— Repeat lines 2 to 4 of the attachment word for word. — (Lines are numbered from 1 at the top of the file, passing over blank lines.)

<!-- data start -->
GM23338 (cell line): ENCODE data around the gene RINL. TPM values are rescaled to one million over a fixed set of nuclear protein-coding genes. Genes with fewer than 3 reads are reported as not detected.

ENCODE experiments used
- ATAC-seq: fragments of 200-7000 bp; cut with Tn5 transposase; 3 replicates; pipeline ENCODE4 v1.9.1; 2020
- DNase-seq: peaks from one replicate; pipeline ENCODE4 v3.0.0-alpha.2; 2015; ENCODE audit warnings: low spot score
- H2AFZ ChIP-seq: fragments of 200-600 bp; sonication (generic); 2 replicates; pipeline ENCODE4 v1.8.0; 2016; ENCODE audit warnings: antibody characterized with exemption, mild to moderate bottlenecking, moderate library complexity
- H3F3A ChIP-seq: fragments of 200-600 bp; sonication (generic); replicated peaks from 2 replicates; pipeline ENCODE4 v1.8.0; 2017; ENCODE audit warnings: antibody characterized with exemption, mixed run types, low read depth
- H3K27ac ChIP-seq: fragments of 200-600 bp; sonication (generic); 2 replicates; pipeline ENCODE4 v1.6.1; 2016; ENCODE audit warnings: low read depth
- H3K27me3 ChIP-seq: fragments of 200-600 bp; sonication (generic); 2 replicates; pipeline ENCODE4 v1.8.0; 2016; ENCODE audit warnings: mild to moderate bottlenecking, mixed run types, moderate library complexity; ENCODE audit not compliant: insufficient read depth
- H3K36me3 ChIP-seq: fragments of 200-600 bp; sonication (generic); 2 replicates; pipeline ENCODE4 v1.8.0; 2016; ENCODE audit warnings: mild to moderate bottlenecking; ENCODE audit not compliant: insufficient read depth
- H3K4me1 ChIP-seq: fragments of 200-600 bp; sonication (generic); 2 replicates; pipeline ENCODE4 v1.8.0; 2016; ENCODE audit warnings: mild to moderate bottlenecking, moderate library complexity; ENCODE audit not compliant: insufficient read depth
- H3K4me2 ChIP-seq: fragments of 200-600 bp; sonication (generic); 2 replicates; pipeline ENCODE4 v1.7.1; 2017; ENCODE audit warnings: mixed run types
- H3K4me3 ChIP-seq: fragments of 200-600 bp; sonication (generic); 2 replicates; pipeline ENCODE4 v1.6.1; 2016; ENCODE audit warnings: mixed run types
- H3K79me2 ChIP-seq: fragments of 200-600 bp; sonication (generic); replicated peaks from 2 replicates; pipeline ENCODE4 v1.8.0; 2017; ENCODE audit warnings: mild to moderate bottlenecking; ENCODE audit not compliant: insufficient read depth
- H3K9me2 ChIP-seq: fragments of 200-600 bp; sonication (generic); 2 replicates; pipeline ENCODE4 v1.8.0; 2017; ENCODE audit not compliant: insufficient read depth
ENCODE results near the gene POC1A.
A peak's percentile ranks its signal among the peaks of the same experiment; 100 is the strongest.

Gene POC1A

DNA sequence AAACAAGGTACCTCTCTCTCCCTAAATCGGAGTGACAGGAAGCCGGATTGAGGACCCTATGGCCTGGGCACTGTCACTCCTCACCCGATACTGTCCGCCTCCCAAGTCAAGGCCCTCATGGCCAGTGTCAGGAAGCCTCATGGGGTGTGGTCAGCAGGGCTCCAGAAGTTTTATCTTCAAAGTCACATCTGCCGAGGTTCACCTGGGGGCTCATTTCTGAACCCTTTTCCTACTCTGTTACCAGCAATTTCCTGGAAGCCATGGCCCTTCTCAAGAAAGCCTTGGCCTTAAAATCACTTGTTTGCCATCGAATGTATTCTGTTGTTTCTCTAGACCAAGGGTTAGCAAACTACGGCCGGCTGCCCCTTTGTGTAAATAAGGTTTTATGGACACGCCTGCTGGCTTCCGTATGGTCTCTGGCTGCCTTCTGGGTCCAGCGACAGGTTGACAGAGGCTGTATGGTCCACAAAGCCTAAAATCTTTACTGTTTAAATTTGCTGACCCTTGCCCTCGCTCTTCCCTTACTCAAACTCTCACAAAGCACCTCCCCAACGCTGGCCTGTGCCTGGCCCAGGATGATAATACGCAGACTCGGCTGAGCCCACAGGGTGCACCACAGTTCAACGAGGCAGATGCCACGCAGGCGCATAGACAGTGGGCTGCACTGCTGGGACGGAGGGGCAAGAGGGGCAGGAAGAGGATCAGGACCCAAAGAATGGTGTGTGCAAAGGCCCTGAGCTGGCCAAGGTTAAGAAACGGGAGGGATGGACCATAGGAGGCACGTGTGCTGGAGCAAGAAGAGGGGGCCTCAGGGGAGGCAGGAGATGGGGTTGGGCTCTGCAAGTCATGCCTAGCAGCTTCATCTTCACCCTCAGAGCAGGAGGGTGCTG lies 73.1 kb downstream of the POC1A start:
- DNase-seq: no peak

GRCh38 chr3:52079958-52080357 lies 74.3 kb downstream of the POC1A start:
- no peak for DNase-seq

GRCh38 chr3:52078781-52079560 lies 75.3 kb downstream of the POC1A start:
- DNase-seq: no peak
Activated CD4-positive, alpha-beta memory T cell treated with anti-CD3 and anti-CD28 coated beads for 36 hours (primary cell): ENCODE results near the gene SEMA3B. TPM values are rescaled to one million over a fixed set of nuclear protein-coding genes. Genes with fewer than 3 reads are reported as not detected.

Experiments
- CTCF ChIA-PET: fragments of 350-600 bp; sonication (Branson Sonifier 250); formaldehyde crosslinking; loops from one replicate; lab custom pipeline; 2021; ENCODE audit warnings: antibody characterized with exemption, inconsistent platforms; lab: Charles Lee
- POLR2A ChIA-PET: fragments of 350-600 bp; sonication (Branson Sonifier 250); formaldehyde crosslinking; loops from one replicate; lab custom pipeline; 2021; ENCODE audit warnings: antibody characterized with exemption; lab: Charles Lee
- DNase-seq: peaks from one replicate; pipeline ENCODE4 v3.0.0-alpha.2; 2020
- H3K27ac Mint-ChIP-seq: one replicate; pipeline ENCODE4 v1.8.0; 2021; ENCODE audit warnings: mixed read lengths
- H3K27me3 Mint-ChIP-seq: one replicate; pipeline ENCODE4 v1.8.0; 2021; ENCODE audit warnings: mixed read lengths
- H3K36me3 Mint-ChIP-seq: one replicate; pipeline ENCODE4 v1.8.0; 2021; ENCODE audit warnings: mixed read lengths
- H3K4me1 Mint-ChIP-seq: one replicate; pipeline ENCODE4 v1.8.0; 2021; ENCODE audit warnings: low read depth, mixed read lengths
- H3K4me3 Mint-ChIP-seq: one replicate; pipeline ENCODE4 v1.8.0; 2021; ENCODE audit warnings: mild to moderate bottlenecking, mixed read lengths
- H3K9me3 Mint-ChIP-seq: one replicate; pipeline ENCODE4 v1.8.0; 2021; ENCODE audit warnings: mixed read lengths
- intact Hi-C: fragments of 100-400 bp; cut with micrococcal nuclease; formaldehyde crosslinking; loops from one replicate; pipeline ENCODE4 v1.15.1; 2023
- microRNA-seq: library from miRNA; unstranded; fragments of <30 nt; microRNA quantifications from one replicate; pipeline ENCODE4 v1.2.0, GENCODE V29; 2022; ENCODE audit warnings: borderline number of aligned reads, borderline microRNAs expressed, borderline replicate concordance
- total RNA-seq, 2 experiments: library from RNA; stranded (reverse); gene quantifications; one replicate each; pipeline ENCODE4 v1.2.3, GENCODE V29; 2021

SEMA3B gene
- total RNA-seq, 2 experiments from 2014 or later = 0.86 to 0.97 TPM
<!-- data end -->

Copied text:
ENCODE experiments used
- ATAC-seq: fragments of 200-7000 bp; cut with Tn5 transposase; 3 replicates; pipeline ENCODE4 v1.9.1; 2020
- DNase-seq: peaks from one replicate; pipeline ENCODE4 v3.0.0-alpha.2; 2015; ENCODE audit warnings: low spot score